When we got pork belly (again!) and made simmered “Kakuni” pork 豚の角煮, I took some of the raw meat and thinly sliced it to make this dish (about 1/2 lb, I think). This is called three-layer pork or “sanmai-niku” 三枚肉, which is a fairly common cut in Japan and many dishes are made using this cut. Since I also had left over cabbage (1/2 of the inner portion after taking most of the outer leaves for coleslaw) and a bag of leftover watercress (which would not last too long), I came up with this dish. I was hoping the pork belly would come out more crispy. My wife suggested that if it was crispiness I wanted I should try using bacon next time. I served this with sweet vinegar pickles of cucumber and quail eggs.
This was not bad at all but if you are eating this much pork fat, however, Kakuni is still the best way to enjoy this deadly delight.
Ingredients for two servings as a drinking snack:
Pork belly, thinly sliced about 1/2 lb
Miso about 2 tsp
Garlic a small clove, crushed (or from a tube)
Cabbage 1/2 small inner portion, core removed and cut into 1/2 inch squares
Watercress two handfuls
Sake 2 tbs
Oyster sauce to taste
I first put the miso and garlic in a Ziploc bag and kneaded it to mix. I then put in the sliced pork belly and massaged to have the miso mixture coat the surface of each of the meat slices. I let it marinate several hours in the refrigerator.
I removed the slices from the bag and lined them up on the plate flat. I remove any large globs of miso if present. I cooked the meat on low heat in a non-stick frying pan with a mixture of olive oil and sesame oil turning once until the edges became crisp and the meat was cooked through (a few minutes on each side). I removed the meat and set it aside. Brown bits (mostly miso) were on the bottom of the pan. I added the cabbage to the same pan. After a few minutes of stirring, I deglazed the miso fond with sake releasing as much as possible from the bottom of the pan. I let this miso-sake combination cook until it became thick and coated the cabbage. I added the watercress and for good measure a small amount of oyster sauce (may not need it, optional) and stirred until the watercress wilted (30 seconds). I put the meat back in the pan, mixed and turned off the heat.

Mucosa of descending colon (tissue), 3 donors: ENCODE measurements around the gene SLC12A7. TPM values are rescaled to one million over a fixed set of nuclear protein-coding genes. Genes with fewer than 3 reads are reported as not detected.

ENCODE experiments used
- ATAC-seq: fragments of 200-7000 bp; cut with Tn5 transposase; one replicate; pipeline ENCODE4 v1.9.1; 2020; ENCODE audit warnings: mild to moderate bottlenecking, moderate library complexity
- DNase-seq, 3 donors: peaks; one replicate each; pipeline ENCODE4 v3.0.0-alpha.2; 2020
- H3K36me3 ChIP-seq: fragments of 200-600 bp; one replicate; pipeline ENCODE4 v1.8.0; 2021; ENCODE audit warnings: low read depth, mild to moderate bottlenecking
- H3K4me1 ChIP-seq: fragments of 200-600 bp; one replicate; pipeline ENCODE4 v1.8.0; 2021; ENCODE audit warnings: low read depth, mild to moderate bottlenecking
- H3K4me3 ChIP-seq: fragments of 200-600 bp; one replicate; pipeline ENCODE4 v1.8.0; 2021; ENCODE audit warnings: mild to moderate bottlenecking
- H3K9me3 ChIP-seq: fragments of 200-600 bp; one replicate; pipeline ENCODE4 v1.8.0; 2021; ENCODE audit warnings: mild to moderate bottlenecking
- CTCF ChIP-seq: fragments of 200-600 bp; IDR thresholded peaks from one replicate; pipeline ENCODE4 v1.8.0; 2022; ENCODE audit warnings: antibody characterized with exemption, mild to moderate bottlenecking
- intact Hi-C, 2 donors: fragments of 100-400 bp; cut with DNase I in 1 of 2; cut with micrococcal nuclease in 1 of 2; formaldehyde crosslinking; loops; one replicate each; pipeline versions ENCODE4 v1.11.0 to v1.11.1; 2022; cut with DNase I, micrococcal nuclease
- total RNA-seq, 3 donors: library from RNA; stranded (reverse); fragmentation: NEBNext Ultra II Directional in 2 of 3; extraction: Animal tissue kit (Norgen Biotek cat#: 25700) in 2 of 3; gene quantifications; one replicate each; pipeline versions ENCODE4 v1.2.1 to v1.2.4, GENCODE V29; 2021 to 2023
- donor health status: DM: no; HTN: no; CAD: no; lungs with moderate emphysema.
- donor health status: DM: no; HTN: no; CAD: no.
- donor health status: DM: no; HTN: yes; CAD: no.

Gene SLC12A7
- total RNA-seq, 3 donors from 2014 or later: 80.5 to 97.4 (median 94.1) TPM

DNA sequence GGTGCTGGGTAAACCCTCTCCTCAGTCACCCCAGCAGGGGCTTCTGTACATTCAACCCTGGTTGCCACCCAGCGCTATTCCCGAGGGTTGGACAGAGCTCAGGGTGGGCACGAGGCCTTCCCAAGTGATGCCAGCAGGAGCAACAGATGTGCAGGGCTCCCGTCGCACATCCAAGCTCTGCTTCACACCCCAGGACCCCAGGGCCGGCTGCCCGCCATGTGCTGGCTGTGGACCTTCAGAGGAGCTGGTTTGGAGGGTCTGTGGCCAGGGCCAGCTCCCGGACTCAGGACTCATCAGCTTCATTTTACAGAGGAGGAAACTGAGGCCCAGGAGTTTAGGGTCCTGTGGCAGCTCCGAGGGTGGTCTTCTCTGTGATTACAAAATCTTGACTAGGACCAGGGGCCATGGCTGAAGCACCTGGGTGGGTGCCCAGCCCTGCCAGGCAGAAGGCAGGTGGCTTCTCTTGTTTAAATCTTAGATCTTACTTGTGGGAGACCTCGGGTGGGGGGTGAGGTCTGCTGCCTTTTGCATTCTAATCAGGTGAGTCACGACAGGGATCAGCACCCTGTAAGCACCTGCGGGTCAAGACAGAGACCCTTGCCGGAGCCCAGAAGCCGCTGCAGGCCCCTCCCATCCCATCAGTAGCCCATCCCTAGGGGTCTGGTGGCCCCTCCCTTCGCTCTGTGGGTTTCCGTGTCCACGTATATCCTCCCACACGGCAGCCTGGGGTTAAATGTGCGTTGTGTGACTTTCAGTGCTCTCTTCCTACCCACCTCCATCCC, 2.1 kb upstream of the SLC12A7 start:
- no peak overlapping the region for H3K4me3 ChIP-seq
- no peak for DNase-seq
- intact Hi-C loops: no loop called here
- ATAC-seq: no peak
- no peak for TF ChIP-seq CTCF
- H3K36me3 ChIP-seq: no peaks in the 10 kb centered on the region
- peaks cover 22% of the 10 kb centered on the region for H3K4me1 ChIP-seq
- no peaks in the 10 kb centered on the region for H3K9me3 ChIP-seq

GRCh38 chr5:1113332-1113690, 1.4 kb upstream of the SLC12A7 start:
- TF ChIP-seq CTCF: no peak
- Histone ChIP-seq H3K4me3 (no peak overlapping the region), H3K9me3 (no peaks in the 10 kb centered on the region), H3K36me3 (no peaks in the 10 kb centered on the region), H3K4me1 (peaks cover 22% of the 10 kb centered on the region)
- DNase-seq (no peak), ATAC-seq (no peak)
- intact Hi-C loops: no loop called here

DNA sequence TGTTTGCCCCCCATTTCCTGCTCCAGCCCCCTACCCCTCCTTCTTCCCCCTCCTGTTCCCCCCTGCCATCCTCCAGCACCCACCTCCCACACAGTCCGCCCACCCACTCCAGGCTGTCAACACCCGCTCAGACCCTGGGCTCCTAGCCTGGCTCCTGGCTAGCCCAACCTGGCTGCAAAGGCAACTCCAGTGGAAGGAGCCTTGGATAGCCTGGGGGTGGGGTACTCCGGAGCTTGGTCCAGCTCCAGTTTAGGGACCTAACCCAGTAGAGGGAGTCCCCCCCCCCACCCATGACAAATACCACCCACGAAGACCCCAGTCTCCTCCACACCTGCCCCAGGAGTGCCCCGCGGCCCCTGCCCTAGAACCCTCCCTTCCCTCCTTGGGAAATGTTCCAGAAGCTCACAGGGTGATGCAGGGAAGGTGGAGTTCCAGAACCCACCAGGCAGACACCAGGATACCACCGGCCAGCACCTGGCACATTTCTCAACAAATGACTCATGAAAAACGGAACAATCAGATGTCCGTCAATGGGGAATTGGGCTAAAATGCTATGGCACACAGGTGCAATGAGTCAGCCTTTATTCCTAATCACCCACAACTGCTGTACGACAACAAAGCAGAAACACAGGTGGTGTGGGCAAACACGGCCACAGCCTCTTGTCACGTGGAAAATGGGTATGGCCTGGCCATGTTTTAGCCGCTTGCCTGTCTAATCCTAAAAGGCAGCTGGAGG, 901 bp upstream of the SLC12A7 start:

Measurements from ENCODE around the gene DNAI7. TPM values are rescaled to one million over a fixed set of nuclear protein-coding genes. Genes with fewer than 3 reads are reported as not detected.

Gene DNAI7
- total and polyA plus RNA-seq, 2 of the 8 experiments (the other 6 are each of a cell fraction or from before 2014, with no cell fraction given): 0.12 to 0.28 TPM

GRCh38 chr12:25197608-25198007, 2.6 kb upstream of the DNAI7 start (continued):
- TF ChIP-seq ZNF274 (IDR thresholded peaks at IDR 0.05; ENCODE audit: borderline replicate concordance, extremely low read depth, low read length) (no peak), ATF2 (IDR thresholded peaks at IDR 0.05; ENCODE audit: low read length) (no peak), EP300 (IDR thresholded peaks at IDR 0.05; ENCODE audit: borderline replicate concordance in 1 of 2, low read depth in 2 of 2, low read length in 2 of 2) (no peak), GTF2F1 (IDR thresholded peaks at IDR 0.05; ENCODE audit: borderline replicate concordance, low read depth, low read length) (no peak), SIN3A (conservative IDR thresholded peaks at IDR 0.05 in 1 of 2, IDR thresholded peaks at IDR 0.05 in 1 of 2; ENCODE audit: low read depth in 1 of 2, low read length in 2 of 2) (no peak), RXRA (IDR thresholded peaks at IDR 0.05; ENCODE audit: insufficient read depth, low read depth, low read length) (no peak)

I thought about adding some sweetness (I was thinking of mirin) but, at the end, I did not. The miso and garlic flavor without sweetness made this dish perfect for drinking sake. We still prefer Kakuni pork belly but this is a good dish. The Japanese style sweet pickles really went well with this dish.